Chris Flynn: In March, we answered a call from our local NHS hospitals on a component shortage for their C-Pap machines. We rapidly engineered some replacement connectors, which we made available for assessment by the Royal Devon & Exeter Hospital. We created them from brief to parts in 48 hours to save lives and offered our services to the NHS as a whole at no charge for COVID-19 assistance. We have been fortunate to have some super clients who have stuck with us through these challenging times. We are very keen to offer continued expertise in the medical device sector, which COVID-19 has seen prosper. The lockdown scenarios have impacted people and businesses, increasing uncertainty. We feel our lean model of consultancy has enabled us to be highly adaptive, which we see increasingly as a marker of success for the business moving forwards. Our process has continued through most of this year, largely unaffected as we deliver new and exciting projects.
Did you have to make difficult choices, and what are the lessons learned?
Chris Flynn: We had to pull away some of our business development resources to active outreach in supporting the NHS in 2020. We went to battle stations as the situation in the UK has been severe. We were happy to help, but this does impact the business. Growth to many UK businesses this year is slow, and I don’t think we have escaped that trend. Fortunately, the way we are set up with our teams, we didn’t have to make any critical choices or let people go.
How do you deal with stress and anxiety?
Chris Flynn: This is a fantastic question. I would describe myself being completely honest as not great with stress. Somehow it impacts my health physically.
2020 has taught me a thing or two about stress. Working from home on some days with a 20-month-old running around screaming while you’re trying to run a product design consultancy does test your nerve. I focused more on things I have come across in the past but not really got into, Mindfulness practice and read the power of now by Eckhart Tolle. This was challenging perceptual, but it actually makes a lot of sense to me now.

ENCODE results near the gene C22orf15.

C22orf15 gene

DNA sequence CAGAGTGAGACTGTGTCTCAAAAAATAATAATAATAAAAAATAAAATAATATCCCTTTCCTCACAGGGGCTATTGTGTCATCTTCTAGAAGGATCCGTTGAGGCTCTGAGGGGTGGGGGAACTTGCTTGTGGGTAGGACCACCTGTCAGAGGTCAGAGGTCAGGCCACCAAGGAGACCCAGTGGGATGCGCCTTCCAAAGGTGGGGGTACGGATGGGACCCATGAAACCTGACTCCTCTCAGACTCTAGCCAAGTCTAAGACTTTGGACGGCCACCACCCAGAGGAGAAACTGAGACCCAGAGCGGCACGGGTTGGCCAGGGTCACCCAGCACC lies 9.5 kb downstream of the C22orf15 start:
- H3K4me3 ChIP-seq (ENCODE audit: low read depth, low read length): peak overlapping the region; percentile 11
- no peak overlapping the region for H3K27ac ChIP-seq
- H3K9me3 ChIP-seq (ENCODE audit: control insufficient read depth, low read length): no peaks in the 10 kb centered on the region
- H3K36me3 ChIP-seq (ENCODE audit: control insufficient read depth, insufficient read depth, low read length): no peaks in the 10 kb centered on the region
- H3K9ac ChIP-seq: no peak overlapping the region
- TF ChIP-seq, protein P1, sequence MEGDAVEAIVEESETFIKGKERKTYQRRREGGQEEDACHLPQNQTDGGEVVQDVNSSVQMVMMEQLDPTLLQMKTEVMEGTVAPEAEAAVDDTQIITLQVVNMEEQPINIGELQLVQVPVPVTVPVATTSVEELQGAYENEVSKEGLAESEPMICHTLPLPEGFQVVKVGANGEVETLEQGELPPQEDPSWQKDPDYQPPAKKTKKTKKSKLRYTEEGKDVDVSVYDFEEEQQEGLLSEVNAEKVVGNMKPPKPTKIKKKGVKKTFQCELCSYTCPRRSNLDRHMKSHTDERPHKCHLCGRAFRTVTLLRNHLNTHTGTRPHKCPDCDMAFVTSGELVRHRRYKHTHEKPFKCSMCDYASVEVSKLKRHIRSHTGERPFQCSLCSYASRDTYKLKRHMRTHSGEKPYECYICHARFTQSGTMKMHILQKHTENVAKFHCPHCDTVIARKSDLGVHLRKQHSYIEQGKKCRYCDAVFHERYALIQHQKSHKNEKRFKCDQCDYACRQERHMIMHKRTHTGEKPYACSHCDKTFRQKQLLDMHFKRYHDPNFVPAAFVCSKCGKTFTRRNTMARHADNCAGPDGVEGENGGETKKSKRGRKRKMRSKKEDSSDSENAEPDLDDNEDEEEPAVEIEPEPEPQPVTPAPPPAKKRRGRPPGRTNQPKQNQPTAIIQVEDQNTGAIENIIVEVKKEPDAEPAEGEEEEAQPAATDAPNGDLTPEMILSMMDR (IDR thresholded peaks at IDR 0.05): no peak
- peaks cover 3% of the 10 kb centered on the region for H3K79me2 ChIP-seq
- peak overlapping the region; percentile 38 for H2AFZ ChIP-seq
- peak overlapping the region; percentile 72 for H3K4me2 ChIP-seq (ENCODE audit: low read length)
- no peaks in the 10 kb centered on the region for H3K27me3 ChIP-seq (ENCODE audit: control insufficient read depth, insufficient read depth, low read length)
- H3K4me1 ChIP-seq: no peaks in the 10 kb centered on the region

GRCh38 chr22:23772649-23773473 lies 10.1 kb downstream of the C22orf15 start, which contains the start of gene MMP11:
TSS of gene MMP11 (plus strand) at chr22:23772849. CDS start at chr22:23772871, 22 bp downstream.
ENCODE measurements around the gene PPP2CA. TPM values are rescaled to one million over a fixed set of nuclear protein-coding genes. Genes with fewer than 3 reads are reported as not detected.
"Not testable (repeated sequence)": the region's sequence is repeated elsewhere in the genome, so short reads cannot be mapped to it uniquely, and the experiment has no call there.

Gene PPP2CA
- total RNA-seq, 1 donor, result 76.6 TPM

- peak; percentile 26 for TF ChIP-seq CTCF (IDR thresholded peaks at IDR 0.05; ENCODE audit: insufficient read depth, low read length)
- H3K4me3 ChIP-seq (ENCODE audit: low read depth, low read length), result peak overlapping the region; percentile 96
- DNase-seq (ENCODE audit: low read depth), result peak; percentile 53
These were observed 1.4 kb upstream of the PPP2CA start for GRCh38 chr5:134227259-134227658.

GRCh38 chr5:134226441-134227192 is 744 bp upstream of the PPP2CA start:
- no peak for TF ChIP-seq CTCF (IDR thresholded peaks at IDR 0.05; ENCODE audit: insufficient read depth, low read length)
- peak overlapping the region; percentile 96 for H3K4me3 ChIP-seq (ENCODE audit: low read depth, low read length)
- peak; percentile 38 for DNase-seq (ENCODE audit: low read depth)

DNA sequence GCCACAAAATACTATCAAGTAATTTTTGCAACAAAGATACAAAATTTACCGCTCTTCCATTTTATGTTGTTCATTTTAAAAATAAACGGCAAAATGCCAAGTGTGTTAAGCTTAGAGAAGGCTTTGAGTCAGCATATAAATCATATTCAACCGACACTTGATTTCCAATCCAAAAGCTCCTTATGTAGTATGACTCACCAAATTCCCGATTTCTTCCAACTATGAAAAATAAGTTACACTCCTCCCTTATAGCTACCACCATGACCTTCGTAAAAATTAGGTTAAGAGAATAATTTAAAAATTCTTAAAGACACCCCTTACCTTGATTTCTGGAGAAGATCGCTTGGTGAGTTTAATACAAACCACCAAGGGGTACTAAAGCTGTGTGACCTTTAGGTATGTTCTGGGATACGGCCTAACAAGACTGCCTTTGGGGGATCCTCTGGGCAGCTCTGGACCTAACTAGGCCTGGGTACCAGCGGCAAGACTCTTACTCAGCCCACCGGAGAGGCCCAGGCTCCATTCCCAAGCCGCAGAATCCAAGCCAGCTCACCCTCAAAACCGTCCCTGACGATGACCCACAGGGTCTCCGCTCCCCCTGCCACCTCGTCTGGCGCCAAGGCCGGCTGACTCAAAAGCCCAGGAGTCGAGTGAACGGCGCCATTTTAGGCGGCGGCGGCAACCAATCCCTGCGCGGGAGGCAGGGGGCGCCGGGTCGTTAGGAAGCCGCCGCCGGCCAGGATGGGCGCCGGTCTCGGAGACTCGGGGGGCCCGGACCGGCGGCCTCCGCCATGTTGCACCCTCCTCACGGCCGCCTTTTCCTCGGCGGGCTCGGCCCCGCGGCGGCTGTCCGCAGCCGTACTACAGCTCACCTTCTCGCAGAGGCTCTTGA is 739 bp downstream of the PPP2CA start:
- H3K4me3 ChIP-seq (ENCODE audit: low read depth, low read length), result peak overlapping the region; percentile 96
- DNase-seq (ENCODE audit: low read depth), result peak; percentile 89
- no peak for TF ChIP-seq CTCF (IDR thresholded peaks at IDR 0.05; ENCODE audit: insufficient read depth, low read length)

Who are your competitors? And how do you plan to stay in the game?
Chris Flynn: The UK has many Product Design Consultancy for the size of a pretty small country in the scheme of things. Our competitors will be those top-level consultancies that offer bespoke consultation to SMEs and Entrepreneurs’, those select few who do not see churn in their business and see the opportunity to collaborate in such a fascinating and rewarding sector as Industrial Design. We recognize the work of people like DCA and the Alloy, and there are quite a few to mention.
Your final thoughts?
Chris Flynn: We are very pleased to have been interviewed by your publication. As a footnote to your core readers who startup, invest in, or currently run product-based business. We would like to recommend our Product Design for Start-ups workshop. Our considered approach is going to help reduce your risk while you explore with us the true product potential. We would love to hear from your readers about any of their new product development projects.